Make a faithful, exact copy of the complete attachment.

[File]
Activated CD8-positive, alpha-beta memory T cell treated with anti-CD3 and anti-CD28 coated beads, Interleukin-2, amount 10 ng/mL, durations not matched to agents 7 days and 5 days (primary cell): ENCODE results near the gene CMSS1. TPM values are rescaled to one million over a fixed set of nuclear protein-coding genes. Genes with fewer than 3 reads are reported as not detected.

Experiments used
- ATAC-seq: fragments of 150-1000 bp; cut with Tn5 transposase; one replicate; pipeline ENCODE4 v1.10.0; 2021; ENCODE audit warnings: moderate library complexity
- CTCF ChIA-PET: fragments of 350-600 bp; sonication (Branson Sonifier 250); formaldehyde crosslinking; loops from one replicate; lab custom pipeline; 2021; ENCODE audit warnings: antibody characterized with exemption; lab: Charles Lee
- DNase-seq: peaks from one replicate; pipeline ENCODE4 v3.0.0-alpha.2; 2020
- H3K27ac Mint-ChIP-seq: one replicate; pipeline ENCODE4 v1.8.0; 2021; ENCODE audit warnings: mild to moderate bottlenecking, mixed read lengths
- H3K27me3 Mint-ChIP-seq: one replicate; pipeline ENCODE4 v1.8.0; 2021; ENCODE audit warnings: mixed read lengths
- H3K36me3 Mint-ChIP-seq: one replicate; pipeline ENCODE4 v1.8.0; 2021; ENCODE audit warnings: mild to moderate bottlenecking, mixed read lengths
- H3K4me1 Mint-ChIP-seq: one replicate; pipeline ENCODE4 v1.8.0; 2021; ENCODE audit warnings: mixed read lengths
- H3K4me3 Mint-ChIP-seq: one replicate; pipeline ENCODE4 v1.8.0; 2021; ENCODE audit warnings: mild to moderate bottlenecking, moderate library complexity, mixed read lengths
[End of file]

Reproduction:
Activated CD8-positive, alpha-beta memory T cell treated with anti-CD3 and anti-CD28 coated beads, Interleukin-2, amount 10 ng/mL, durations not matched to agents 7 days and 5 days (primary cell): ENCODE results near the gene CMSS1. TPM values are rescaled to one million over a fixed set of nuclear protein-coding genes. Genes with fewer than 3 reads are reported as not detected.

Experiments used
- ATAC-seq: fragments of 150-1000 bp; cut with Tn5 transposase; one replicate; pipeline ENCODE4 v1.10.0; 2021; ENCODE audit warnings: moderate library complexity
- CTCF ChIA-PET: fragments of 350-600 bp; sonication (Branson Sonifier 250); formaldehyde crosslinking; loops from one replicate; lab custom pipeline; 2021; ENCODE audit warnings: antibody characterized with exemption; lab: Charles Lee
- DNase-seq: peaks from one replicate; pipeline ENCODE4 v3.0.0-alpha.2; 2020
- H3K27ac Mint-ChIP-seq: one replicate; pipeline ENCODE4 v1.8.0; 2021; ENCODE audit warnings: mild to moderate bottlenecking, mixed read lengths
- H3K27me3 Mint-ChIP-seq: one replicate; pipeline ENCODE4 v1.8.0; 2021; ENCODE audit warnings: mixed read lengths
- H3K36me3 Mint-ChIP-seq: one replicate; pipeline ENCODE4 v1.8.0; 2021; ENCODE audit warnings: mild to moderate bottlenecking, mixed read lengths
- H3K4me1 Mint-ChIP-seq: one replicate; pipeline ENCODE4 v1.8.0; 2021; ENCODE audit warnings: mixed read lengths
- H3K4me3 Mint-ChIP-seq: one replicate; pipeline ENCODE4 v1.8.0; 2021; ENCODE audit warnings: mild to moderate bottlenecking, moderate library complexity, mixed read lengths